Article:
Players' perilous paradise in Central and Eastern Europe.

Author:Swartzberg, Terry

In the European business world, new opportunity seems to lie in the Central and Eastern Europe (CEE) mass media field, although accurate growth figures are hard to come by.

Take Russian television, for example. In 1995 it generated advertising revenues of between $650 million(*) and just under $1 billion(**), making it the largest TV market in the CEE region.

The Russian media sector's revenues, growing at a rate of between 20 percent and 30 percent, are largely produced by advertising from such multinational companies as IBM and Daimler Benz.

"The problem with economic statistics from Russia is that the advertising and media areas are especially unreliable," commented Christoph Westecker, a Berlin-based veteran media consultant for Central and Eastern Europe and a senior executive at Germany's SAT. 1 TV network. " In Russia, or anywhere else in Central and Eastern Europe, figures are at best guess estimated, put together by adding the presumed value of barter and third-party deals to the conditional commitments to pay, plus IOUs and a core of hard cash from the western multinational companies," he added.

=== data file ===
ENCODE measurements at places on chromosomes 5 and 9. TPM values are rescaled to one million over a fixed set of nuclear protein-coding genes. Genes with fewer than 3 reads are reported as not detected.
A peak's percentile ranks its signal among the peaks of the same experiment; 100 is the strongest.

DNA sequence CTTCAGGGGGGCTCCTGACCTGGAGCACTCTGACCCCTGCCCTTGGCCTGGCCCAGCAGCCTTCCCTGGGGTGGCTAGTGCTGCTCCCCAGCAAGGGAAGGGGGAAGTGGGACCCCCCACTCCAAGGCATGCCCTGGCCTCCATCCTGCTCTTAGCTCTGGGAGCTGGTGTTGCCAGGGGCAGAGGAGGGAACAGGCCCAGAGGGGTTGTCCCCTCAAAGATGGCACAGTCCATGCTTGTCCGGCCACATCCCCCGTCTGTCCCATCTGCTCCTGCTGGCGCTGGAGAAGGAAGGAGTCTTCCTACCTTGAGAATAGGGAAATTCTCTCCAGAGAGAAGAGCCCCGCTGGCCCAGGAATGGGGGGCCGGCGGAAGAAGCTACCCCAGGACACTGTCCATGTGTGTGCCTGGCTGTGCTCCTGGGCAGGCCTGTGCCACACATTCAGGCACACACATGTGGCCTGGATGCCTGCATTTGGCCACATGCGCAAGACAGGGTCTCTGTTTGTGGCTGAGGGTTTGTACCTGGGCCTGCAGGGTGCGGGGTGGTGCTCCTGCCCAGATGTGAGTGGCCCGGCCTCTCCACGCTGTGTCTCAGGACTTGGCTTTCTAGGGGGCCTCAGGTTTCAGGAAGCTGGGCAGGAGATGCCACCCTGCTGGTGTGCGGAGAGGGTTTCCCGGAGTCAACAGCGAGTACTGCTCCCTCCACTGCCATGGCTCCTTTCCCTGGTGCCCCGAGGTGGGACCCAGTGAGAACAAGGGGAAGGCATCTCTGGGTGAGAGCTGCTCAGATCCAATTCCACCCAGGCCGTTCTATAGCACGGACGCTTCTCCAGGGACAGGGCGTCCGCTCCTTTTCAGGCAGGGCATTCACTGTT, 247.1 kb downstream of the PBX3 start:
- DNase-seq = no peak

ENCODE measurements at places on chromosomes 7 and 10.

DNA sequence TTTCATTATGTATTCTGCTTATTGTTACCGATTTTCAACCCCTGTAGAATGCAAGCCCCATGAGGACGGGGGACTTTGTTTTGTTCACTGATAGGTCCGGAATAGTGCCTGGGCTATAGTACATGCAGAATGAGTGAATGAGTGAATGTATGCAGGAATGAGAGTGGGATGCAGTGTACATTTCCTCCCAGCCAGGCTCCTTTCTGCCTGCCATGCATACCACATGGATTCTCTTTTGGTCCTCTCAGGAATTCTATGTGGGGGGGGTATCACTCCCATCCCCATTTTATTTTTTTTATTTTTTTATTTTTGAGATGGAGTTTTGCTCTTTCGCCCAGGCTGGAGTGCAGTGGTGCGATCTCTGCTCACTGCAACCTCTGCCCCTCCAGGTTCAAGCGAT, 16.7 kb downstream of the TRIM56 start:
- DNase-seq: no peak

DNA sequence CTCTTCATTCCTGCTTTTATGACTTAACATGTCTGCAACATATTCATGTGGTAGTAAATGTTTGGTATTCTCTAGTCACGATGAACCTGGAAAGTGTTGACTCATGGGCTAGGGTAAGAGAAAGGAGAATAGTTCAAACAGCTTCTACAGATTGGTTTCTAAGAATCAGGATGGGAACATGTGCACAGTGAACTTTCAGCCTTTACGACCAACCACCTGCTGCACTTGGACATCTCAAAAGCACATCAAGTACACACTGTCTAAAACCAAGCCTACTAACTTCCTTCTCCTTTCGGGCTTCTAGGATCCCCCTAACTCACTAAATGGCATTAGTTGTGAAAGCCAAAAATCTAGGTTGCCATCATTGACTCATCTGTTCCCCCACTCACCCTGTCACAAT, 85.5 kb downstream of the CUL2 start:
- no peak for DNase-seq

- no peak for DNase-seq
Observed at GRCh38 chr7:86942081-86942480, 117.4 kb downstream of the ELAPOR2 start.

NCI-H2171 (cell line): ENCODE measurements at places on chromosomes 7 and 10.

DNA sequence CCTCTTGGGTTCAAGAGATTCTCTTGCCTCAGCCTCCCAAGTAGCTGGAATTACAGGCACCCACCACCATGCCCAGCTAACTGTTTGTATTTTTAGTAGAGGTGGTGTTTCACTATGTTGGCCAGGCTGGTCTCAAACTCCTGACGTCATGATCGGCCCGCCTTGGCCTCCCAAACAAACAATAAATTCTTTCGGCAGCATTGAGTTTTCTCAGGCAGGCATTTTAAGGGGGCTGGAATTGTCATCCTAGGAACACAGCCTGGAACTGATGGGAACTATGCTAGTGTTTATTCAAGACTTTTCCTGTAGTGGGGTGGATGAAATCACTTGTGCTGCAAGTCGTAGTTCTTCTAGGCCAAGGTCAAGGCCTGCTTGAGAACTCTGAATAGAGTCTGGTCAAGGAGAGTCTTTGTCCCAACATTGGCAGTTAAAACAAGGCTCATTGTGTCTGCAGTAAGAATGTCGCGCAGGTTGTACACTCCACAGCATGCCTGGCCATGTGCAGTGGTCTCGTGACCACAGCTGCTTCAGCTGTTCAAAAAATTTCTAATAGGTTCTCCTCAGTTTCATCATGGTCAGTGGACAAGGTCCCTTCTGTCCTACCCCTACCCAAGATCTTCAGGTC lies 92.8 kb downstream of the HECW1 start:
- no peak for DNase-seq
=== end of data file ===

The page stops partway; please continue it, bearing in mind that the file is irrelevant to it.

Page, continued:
Although sector statistics may be questionable, there's no doubt about the quick pace of TV growth or the high stakes involved.

Ask Sergei Blogovdin, Vladislav Listyev's successor. A well-positioned journalist before he was tragically assassinated, Listyev was in charge of implementing the commercialization of ORT (the former Ostankino) on a sound Western-style basis by eliminating Mafia-related deals. Blogovdin, who has been in office since last year, is now bravely continuing the work of his assassinated predecessor.

This quick pace of action stems from the sheer number of players in Eastern Europe. With more than 20 television stations and a population of 2.7 million, Latvia, for example, has probably set a new record for the number of TV channels per capita. In reality, however, many of these stations are nothing more than loose shifting groups of independent production companies that change programming and formats on a moment's notice. Even the so-called "established" stations are prone to a bewildering unreliability. Take Picca TV, for example. Picca recently completed its second year of broadcasting and is one of Latvia's more successful newcomers. The company's secret has been to split its broadcasters into several distinct areas by allowing for the simultaneous broadcasting of advertising.

This rampant profusion of TV channels...

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